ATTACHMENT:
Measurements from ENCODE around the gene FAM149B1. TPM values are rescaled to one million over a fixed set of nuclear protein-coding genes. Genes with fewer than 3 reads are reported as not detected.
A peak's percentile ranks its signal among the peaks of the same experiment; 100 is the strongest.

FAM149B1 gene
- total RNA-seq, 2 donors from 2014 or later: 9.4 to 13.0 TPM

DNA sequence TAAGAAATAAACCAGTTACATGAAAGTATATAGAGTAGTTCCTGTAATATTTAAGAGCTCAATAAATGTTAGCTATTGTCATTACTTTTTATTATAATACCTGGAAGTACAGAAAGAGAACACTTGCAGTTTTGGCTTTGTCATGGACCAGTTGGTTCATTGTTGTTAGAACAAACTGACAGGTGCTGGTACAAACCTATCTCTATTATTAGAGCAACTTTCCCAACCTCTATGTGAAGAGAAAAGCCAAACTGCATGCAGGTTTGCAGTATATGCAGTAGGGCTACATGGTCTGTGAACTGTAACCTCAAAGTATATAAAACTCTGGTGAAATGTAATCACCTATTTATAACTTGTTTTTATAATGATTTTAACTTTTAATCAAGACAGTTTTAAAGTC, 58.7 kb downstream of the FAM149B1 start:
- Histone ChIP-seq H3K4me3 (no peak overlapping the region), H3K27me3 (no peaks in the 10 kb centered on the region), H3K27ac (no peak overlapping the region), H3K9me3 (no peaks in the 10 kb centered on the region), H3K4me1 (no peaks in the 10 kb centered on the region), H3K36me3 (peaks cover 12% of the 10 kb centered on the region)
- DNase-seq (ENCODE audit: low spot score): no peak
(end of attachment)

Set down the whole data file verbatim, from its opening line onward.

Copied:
Measurements from ENCODE around the gene FAM149B1. TPM values are rescaled to one million over a fixed set of nuclear protein-coding genes. Genes with fewer than 3 reads are reported as not detected.
A peak's percentile ranks its signal among the peaks of the same experiment; 100 is the strongest.

FAM149B1 gene
- total RNA-seq, 2 donors from 2014 or later: 9.4 to 13.0 TPM

DNA sequence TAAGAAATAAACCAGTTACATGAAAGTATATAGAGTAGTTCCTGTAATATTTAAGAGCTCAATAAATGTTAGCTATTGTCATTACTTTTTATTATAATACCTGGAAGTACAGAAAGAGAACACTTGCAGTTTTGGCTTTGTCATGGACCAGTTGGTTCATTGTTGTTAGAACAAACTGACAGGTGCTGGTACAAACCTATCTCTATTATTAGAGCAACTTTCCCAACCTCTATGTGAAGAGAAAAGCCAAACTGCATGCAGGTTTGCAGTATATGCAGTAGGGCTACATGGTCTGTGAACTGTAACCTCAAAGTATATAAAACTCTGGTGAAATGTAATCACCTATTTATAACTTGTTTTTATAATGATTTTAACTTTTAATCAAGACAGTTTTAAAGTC, 58.7 kb downstream of the FAM149B1 start:
- Histone ChIP-seq H3K4me3 (no peak overlapping the region), H3K27me3 (no peaks in the 10 kb centered on the region), H3K27ac (no peak overlapping the region), H3K9me3 (no peaks in the 10 kb centered on the region), H3K4me1 (no peaks in the 10 kb centered on the region), H3K36me3 (peaks cover 12% of the 10 kb centered on the region)
- DNase-seq (ENCODE audit: low spot score): no peak